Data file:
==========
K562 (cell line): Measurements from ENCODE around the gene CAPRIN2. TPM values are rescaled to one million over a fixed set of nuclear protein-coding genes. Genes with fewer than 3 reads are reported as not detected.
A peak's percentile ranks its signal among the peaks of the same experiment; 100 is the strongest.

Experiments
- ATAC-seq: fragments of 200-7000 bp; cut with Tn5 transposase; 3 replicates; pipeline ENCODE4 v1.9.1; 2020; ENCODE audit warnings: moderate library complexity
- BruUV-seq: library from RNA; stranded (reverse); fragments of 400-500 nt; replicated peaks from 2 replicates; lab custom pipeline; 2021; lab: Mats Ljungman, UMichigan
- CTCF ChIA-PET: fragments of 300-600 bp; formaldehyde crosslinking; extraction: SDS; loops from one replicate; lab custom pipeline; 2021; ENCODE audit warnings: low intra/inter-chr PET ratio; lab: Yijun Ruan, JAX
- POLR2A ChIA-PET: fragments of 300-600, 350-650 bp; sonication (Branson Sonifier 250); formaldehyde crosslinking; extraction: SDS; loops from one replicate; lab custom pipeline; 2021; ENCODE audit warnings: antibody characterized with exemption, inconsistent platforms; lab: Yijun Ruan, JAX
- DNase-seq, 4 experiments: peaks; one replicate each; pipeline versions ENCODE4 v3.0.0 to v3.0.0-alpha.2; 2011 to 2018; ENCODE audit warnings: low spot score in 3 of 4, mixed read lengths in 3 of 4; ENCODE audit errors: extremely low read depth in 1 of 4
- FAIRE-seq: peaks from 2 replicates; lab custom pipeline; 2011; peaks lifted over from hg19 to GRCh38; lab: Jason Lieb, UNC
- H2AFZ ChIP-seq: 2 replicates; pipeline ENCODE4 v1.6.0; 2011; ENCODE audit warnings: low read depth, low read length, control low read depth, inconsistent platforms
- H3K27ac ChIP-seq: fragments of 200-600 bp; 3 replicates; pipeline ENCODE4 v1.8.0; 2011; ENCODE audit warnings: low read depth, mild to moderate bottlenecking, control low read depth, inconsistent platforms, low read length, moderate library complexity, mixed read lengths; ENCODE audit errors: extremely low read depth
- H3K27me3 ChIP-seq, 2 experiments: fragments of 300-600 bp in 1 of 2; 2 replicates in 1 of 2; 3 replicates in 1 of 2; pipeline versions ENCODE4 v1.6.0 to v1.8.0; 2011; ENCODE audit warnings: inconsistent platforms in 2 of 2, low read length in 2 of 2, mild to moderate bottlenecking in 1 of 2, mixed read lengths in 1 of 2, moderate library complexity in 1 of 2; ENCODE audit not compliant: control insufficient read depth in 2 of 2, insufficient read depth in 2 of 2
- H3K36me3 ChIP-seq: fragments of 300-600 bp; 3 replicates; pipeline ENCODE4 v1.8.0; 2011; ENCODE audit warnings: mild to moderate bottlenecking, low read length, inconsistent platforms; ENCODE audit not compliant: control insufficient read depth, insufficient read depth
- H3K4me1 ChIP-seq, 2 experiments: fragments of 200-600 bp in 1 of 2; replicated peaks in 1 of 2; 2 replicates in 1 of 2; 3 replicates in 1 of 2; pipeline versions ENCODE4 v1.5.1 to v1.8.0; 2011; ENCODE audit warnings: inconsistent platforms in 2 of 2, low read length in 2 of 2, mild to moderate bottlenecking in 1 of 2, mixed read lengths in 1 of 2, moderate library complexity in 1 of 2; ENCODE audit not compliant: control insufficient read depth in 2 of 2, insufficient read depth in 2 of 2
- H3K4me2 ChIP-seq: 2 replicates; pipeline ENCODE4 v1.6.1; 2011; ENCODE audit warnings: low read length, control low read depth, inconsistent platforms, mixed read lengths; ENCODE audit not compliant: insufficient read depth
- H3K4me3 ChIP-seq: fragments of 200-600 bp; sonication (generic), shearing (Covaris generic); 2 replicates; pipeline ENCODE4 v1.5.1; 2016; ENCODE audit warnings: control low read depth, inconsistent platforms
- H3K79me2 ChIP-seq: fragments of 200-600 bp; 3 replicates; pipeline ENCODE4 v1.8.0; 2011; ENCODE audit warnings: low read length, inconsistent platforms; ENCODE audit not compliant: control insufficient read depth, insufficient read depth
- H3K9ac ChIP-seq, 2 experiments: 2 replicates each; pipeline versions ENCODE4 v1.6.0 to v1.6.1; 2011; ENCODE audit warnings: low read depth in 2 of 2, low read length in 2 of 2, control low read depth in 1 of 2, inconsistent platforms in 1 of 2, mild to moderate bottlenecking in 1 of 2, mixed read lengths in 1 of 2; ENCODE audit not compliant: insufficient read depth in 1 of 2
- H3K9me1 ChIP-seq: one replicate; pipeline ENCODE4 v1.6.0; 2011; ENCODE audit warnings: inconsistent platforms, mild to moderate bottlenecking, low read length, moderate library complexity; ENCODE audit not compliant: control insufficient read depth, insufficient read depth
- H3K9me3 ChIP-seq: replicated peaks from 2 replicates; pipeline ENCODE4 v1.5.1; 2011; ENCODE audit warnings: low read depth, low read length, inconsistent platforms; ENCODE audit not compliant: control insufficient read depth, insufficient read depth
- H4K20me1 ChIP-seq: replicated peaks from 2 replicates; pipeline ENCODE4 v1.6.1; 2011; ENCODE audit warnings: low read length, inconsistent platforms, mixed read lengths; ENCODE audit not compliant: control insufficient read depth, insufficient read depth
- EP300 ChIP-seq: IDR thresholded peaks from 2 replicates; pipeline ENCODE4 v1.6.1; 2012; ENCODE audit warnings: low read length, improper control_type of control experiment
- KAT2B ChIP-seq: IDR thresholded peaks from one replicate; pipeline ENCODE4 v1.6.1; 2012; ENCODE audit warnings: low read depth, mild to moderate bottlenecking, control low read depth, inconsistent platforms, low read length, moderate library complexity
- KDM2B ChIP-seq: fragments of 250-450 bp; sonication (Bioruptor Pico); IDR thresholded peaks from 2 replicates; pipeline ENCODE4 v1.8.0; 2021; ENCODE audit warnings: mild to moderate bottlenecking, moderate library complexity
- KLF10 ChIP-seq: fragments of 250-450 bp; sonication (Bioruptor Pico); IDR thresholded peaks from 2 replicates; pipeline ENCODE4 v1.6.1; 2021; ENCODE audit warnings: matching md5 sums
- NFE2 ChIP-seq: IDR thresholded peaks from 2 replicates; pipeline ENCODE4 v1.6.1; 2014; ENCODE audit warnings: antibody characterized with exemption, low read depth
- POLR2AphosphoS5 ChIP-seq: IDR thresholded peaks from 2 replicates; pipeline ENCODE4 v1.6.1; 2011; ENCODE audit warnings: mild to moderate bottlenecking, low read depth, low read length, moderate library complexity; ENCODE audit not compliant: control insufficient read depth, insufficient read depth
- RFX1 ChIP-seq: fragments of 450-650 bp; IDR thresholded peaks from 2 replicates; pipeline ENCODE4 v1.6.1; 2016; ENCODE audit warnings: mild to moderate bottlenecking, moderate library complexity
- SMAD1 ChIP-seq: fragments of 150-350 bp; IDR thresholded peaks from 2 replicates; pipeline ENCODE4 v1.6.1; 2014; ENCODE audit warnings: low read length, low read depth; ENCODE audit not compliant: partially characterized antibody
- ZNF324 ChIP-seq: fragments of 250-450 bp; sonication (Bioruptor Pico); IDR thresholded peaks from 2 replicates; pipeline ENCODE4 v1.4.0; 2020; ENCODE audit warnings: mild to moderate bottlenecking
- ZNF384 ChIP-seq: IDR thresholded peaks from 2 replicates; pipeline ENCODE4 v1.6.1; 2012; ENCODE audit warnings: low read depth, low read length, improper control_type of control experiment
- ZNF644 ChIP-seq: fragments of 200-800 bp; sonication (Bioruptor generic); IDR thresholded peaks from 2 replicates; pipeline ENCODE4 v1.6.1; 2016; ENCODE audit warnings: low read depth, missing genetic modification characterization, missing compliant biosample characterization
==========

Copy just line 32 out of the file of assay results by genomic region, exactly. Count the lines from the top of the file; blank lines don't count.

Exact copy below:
- ZNF644 ChIP-seq: fragments of 200-800 bp; sonication (Bioruptor generic); IDR thresholded peaks from 2 replicates; pipeline ENCODE4 v1.6.1; 2016; ENCODE audit warnings: low read depth, missing genetic modification characterization, missing compliant biosample characterization